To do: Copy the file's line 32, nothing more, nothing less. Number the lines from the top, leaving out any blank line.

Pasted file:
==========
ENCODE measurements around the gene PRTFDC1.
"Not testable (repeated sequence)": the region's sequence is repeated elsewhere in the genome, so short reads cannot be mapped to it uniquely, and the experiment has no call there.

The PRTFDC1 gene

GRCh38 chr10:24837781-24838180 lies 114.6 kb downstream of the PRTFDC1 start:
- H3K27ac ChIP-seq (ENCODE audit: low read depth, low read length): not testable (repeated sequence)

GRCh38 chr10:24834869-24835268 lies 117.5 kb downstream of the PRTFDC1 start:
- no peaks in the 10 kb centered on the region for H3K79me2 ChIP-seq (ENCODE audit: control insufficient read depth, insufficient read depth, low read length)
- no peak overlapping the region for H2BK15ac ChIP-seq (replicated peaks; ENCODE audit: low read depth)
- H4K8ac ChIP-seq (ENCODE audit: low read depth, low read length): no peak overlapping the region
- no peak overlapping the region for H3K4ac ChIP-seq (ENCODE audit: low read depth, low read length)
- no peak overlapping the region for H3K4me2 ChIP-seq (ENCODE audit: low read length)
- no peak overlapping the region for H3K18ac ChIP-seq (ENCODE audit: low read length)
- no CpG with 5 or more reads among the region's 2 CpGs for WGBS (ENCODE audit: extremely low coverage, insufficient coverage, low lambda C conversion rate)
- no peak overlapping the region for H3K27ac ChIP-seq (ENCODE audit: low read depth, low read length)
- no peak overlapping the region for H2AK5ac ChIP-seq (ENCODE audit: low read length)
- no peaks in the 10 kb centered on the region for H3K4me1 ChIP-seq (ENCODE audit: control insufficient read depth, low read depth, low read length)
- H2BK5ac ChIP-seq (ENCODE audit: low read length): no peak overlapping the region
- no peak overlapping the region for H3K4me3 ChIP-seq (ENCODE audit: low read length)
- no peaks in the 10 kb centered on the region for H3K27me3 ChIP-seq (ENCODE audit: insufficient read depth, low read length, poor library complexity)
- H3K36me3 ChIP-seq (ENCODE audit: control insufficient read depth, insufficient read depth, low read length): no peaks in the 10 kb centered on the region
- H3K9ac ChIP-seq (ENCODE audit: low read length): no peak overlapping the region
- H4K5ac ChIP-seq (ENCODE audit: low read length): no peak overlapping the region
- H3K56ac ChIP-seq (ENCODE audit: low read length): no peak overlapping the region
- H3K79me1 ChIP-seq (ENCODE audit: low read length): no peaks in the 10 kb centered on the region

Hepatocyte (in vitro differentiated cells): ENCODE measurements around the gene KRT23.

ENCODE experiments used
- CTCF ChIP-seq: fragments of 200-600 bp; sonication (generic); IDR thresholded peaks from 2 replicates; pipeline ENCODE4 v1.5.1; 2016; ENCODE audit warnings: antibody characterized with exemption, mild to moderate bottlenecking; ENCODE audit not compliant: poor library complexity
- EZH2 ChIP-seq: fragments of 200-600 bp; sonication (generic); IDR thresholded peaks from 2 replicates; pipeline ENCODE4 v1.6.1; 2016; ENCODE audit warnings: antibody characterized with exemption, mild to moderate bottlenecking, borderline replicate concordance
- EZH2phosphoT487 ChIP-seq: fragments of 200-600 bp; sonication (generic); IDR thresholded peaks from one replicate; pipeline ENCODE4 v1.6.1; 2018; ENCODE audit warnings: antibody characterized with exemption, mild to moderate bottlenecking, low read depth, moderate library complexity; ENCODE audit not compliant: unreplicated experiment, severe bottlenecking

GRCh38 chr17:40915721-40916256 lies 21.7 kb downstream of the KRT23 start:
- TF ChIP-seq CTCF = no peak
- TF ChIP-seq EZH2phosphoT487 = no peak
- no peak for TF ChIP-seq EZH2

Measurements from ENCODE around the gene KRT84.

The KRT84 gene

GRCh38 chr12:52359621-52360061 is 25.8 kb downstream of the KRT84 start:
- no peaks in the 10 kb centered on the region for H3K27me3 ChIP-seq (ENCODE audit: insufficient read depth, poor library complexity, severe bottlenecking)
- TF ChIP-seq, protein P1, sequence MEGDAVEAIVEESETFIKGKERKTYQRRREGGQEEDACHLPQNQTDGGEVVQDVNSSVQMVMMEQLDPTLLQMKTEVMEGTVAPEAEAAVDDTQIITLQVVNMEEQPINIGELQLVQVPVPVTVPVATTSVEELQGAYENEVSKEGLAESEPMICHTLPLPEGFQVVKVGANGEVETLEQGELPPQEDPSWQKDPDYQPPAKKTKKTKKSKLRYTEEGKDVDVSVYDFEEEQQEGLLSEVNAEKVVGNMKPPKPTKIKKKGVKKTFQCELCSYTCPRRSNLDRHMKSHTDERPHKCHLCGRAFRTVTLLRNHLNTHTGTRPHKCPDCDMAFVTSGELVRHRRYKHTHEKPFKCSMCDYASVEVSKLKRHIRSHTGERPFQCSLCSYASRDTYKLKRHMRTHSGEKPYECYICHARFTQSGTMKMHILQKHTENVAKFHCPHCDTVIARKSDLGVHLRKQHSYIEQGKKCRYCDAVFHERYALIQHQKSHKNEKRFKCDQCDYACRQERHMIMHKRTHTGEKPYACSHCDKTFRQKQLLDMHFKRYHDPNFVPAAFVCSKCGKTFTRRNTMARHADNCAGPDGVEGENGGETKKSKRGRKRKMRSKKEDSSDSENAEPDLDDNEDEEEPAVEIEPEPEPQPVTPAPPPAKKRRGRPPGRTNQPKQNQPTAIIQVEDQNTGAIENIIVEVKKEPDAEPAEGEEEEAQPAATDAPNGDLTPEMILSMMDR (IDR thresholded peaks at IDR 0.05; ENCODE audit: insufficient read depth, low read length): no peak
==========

- TF ChIP-seq EZH2phosphoT487 = no peak